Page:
Unprecedented Empathy: Our Ultimate Silver Lining

Holding on to today's biggest bright spot

The past few months have been filled with uncertainty, urgency and an unprecedented use of the word "unprecedented." 

We spent the first few weeks making future plans one day away, then one week, and now cautiously beginning to say "when": When we're back in the office. When we recover. When we wear pants. Though there's still many months and much uncertainty ahead, there's something happening now, something constant, essential and heartwarming. A word that, before "pivot" came along, reigned supreme as the most overused buzzword: empathy.

I've experienced more empathy in the past several weeks than ever before. 

This isn't to say we operated completely devoid of empathy before this, but the empathy I'm witnessing now is different. It's ever-present and comes from every single member of the teams I work with. How many meetings have you been in where the primary topic was how certain messages will be received? Nearly all of them? Me too. We're routinely asking ourselves how someone in healthcare or working at a grocery store might feel about our content. Will this land wrong for the single mother who's afraid she's going to lose her job? The effort to better understand our fellow humans' experiences is all around us, and it's beautiful. 

Why did it take a global pandemic to help push us over the edge of empathy, toward which we were slowly tiptoeing before? And what do we do to ensure we bring this type of thoughtful, clear-eyed consideration to our conversations, well … forever?

As humans, we were all thrust into a situation in which there was abundant and immediate clarity on what really matters. As agencies, we began showcasing the better parts of our natures. Thoughtful, considered and creative work. Sure, we're still hearing more piano tracks over stock footage than ever, but if that's the template that gets us finally, consistently producing empathetic work, I'll take it. 

This surge in empathy isn't being applied only to the work we're creating on behalf of our clients. It's being demonstrated in our virtual walls, as well. Our CEOs are sending video messages and heartfelt emails encouraging employees to put their health and wellness first. Cultures are being reinvented and connections reforged with a renewed sense of this big, creative community we all belong to. Day in and day out, the list of ways we're supporting each other is longer than I've ever seen it.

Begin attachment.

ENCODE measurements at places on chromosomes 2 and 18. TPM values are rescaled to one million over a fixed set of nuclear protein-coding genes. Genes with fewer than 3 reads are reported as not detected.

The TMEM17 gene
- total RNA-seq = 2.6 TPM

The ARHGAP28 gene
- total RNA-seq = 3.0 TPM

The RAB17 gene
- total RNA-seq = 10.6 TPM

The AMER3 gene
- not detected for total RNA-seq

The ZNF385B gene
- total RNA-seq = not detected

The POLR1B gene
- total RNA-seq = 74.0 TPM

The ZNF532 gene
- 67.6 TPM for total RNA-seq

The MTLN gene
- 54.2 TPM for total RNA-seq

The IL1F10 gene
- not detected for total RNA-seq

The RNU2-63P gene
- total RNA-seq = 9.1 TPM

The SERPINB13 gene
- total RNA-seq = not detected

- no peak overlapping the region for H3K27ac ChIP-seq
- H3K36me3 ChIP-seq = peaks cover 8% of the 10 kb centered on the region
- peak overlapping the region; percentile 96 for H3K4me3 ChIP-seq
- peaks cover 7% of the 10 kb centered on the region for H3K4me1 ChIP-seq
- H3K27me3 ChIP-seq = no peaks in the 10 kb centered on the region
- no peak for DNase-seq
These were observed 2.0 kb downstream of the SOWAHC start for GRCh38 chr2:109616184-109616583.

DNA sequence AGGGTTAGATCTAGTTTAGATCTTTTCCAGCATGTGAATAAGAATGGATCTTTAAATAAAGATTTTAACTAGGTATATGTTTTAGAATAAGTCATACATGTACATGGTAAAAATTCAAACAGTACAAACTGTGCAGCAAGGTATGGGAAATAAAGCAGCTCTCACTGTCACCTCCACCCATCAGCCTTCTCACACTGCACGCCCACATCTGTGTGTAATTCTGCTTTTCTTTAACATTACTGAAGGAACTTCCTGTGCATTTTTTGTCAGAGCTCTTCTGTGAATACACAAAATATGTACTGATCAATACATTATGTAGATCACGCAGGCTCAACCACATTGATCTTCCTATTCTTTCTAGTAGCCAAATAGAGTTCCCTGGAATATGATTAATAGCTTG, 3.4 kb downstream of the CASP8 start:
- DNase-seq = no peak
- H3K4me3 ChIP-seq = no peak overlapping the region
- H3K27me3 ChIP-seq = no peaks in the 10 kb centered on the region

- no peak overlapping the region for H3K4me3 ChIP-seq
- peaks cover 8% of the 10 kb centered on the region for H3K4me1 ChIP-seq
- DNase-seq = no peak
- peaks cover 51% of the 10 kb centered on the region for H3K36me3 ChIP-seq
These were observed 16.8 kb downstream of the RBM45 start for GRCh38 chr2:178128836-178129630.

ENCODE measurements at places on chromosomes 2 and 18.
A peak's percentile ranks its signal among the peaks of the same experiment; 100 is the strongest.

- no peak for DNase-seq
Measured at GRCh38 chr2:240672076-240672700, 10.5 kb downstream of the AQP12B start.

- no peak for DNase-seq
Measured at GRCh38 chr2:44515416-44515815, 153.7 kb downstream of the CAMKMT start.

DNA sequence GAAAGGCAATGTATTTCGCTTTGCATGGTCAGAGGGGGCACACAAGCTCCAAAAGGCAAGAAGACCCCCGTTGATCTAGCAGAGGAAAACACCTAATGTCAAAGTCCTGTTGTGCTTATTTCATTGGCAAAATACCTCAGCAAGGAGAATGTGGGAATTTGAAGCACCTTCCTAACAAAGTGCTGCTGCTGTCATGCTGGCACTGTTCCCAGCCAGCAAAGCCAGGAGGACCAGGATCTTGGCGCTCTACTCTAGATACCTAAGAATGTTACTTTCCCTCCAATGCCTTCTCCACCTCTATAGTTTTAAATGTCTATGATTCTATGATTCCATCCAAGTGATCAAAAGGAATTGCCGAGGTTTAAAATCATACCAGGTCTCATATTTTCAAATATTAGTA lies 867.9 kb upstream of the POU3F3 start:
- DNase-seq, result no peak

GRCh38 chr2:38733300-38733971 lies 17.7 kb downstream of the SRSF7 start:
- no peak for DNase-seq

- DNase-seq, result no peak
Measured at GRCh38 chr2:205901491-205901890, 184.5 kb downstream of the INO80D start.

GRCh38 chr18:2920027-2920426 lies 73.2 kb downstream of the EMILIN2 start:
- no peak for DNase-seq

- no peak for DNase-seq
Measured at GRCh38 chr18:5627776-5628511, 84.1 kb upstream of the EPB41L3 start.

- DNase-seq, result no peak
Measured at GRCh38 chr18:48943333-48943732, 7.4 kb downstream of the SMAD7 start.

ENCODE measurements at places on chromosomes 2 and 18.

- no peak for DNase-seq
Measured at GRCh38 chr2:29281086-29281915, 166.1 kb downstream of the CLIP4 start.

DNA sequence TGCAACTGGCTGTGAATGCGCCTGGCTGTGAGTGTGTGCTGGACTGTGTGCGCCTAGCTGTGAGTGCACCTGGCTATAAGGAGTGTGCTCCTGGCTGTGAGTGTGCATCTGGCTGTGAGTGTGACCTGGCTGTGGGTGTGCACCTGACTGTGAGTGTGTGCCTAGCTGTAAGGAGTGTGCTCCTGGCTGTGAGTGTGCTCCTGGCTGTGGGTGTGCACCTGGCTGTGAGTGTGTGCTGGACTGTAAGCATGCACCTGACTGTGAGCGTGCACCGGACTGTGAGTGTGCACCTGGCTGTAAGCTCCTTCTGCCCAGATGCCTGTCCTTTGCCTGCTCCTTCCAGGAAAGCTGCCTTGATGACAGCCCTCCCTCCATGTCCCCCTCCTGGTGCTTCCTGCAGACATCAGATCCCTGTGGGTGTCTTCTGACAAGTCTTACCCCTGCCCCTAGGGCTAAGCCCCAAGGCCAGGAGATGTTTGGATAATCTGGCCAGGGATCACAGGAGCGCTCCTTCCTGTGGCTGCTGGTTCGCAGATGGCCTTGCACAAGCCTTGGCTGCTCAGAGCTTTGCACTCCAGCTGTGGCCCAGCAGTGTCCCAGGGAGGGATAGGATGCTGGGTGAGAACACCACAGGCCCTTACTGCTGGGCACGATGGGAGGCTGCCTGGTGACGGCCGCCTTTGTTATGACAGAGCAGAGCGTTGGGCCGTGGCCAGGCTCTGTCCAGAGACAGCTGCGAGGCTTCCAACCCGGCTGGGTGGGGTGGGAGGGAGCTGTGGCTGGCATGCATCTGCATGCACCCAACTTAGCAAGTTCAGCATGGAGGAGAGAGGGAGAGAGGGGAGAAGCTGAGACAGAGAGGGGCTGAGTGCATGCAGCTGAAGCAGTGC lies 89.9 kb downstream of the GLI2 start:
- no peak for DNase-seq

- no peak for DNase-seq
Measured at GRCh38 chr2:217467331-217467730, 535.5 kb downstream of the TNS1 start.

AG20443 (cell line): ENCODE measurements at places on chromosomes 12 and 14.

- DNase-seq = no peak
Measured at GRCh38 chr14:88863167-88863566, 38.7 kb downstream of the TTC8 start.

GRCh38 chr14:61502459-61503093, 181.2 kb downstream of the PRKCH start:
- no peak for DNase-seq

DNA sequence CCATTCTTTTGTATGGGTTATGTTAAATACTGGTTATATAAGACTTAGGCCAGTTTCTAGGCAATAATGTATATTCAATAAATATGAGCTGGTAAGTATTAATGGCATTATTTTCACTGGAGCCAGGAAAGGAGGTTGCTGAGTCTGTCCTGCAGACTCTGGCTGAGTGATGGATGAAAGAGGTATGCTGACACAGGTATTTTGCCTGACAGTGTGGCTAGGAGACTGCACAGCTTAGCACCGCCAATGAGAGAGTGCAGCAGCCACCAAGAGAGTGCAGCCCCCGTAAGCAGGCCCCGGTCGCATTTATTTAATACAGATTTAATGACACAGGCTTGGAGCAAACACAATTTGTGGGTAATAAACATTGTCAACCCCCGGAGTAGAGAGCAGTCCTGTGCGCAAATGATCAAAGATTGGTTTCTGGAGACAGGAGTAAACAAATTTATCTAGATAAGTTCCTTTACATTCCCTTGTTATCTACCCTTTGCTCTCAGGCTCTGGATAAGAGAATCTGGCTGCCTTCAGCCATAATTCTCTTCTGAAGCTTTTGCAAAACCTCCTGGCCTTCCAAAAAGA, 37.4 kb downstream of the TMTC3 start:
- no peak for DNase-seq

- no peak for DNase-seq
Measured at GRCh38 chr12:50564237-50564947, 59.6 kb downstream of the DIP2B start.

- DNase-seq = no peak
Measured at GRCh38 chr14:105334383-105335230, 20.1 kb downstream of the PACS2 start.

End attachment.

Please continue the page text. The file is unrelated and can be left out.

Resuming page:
Our collective emotional state and sensitivities are heightened right now, and the result is an acute awareness of our fellow humans and their experiences. Seeing how our industry is reacting, and how the questions we're asking are changing, has been a bright light in dark times. But someday we'll be back working in our physical agencies, sharing donuts, having IRL happy hours, and making work that's not specifically in response to the coronavirus. And when that day comes, we'll be challenged by the everyday things that can dampen these heightened senses. Things like finding a conference room, commuting, and putting on proper clothes again. 

I hope we keep challenging ourselves to bring our wide-open empathy with us back to our offices and to display it proudly like a coveted creative award at the center of our desks. To continue asking questions about how our work will be received. To fully understand the importance of diversity and inclusion in our offices and our process. To make work that is additive to the lives of those who are thriving and those who are struggling, and to recognize our differences as well as the threads of commonality between us all.

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Jen Corrigan
Jen Corrigan is group account director at Carmichael Lynch.

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